The gatekeeper’s mouth straightened into a thin line and his eyebrows shot up and he tilted his face, as if to say that it is what it is. Arya began shaking her head slowly, trying to get out of a particular two a.m. dream, but she was not successful.
“Oh, this isn’t a dream, just to clarify. You’re dead. For real.”
“How could it possibly happen?” Arya gulped the knot that had formed in her throat. “How did I die?”
“Ooh we are going to step two already?” the gatekeeper became excited again. “One moment, before I forget I’m supposed to show you a contract which you will sign before you board the train.” He took out a piece of napkin from the inside of his jacket and straightened it out.
“You have written out a contract on a piece of napkin?” Arya asked, to which he rolled his eyes. “Oh, yeah, of course you do. There are no laws here.”
“Before your train arrives, there is one special… offer, you may say, for you. They have an offer for you.”
“What offer? Oh, that’s why I am in this station! To board a train?” realisation hit Arya.
“Yes, that’s why. Now I don’t know whether you are interested in this offer or not, either way, I’m supposed to let you know about it. So, you may or may not listen to what I say henceforth-it’s all up to you.”
The gatekeeper went inside the waiting room, followed by Arya. He sat down on the bench and crossed his legs, resting his hands on his knees. Then he cleared his throat to make it sound as if he was making an important announcement.
“According to the records I have gained from the public library, which keeps a record of all new births and deaths as well as their entire life journeys, you have lived for a span of 32 years, eight months and two days. Most of your life has been healthy for your body, although the same could not be said for your mind. You are experienced in how to deal with people who steal, who take other people’s lives, who get influenced under alcohol and use young women and girls’ bodies as objects. From what I’ve seen, you helped put more than a 100 such people to justice.”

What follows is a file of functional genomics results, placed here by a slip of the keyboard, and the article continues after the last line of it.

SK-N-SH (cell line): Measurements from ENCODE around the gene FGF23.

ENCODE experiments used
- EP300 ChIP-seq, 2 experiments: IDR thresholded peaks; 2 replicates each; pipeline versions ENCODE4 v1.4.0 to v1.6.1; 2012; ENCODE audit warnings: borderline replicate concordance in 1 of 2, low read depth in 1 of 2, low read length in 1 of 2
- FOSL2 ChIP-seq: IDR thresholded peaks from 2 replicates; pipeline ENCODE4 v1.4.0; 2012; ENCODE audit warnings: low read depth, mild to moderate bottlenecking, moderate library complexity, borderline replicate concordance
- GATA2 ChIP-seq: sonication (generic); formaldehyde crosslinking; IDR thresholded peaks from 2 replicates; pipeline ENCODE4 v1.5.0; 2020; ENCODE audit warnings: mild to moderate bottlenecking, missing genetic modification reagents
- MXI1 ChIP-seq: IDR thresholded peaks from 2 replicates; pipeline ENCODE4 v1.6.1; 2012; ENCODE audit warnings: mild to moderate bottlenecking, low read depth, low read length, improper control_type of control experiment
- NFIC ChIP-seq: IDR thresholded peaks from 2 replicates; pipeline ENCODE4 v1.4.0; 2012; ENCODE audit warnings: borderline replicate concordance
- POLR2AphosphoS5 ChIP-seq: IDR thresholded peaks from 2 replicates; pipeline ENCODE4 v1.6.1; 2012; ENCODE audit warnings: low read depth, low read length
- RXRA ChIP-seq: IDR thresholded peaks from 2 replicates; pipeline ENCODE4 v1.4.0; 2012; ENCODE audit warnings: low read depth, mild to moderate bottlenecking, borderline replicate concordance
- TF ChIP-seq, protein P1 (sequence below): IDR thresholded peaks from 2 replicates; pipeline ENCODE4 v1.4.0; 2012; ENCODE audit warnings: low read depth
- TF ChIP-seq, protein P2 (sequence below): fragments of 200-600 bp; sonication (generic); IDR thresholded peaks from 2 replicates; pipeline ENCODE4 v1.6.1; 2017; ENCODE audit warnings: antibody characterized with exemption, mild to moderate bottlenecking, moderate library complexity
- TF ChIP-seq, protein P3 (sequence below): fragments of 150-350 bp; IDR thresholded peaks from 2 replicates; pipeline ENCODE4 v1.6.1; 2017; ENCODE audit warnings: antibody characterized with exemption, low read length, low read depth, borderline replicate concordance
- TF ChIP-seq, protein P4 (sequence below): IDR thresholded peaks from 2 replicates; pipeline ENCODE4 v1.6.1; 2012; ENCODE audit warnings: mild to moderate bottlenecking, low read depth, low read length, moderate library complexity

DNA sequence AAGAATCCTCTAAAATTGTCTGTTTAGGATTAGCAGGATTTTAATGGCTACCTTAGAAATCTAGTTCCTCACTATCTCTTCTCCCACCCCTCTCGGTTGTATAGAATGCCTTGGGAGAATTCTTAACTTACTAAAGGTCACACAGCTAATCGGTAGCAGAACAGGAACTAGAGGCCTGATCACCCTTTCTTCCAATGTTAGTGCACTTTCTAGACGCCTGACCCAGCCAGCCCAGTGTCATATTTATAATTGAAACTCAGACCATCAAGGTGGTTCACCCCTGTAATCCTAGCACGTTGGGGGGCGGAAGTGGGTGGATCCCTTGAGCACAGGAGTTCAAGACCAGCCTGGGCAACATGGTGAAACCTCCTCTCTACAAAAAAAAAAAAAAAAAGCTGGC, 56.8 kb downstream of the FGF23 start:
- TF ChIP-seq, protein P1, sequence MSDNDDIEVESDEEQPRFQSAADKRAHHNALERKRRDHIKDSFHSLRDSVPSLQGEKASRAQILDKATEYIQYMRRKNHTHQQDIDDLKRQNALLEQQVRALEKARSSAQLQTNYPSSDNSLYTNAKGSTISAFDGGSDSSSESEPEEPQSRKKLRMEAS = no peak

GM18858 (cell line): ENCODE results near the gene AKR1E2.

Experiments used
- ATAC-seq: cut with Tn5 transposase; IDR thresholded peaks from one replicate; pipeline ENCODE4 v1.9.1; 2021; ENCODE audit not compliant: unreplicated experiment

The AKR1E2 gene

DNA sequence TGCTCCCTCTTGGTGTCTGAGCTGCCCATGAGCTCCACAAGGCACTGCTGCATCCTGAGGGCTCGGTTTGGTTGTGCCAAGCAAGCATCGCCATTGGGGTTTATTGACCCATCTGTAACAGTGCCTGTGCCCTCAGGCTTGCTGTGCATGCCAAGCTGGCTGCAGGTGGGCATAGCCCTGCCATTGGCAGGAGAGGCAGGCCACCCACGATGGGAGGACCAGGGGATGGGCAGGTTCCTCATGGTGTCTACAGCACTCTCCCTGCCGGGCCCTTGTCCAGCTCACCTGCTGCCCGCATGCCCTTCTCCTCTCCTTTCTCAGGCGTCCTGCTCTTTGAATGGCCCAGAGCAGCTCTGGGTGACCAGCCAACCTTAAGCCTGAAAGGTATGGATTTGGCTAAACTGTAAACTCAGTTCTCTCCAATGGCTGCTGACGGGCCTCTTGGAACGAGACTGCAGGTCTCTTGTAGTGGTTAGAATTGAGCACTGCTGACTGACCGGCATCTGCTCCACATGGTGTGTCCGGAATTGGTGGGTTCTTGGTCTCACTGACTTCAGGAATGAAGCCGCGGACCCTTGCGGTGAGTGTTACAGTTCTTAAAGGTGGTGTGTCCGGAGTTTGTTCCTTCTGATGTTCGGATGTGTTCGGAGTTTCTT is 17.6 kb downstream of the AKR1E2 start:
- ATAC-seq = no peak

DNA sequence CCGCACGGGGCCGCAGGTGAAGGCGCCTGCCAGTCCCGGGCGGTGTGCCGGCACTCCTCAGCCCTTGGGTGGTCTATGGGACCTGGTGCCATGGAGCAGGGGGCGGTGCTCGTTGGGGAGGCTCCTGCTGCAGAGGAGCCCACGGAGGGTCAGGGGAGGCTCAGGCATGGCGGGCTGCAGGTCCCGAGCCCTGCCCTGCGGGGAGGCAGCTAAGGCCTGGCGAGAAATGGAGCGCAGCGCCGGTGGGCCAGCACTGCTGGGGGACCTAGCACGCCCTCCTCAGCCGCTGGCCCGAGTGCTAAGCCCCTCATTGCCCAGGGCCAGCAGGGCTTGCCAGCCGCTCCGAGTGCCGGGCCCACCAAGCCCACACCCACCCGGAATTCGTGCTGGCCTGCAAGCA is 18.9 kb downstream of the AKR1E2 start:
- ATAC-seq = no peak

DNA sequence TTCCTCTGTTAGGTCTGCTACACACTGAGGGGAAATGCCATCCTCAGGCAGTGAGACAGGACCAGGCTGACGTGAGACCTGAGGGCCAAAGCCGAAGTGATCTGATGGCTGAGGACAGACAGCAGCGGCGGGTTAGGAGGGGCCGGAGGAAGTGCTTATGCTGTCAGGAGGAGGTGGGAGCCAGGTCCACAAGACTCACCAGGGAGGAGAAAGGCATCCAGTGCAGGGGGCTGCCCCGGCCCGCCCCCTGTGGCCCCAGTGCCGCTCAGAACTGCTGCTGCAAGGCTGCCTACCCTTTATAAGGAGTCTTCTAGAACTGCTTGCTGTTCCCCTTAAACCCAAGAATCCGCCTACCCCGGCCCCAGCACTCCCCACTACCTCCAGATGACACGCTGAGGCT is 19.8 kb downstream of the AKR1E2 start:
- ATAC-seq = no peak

“A hundred and twelve, taking my last case into consideration, but who’s counting.” As soon as she said these words, her eyes went wide open in realisation and she gasped. “That’s how I died?” she expressed surprise and shock.
“M-h'm. Anyhow, back to what I was saying. You did all these things and blah-blah, everyone up here loved you, but then you also did one other thing that made them question your existence.”
“I never prayed?”
“Oh, prayer is not what they want, lady. You did far more than pray in Earth, believe me. The reason this contract is even put forth to you is because of how you lived. How you helped other people without expecting anything in return—”
“That’s not true. I sometimes did help people just so that I’d receive something in return.”
“Eh. That is normally expected from all you people down there. It doesn’t make a big difference because when you expect things in return, you are the ones who generally get hurt. The problem is people barely realise that. You did though, when you were merely entering your twentieth year.”
The mention of her twenties brought back vivid memories to Arya’s mind. She remembered all the nights she went to bed crying, because of the hits and abuses hurled at her. Her mind went back to that one time—
“But you survived all of that. Believe me when I say that you were supposed to be an inspiration for everyone out there, but you chose not to be one. This is something even I don’t understand—why would you not want anybody to know what happened to you?” he cut her from going back to that dreadful night. “Is it so embarrassing that you chose to keep the events of that night a secret from everyone?”
“Embarrassing?” she scoffed. “If I didn’t say things about myself because I felt embarrassed about them, I’d be a closed book. You know I am not.”
“True! Then why did you not try to make people aware about it?”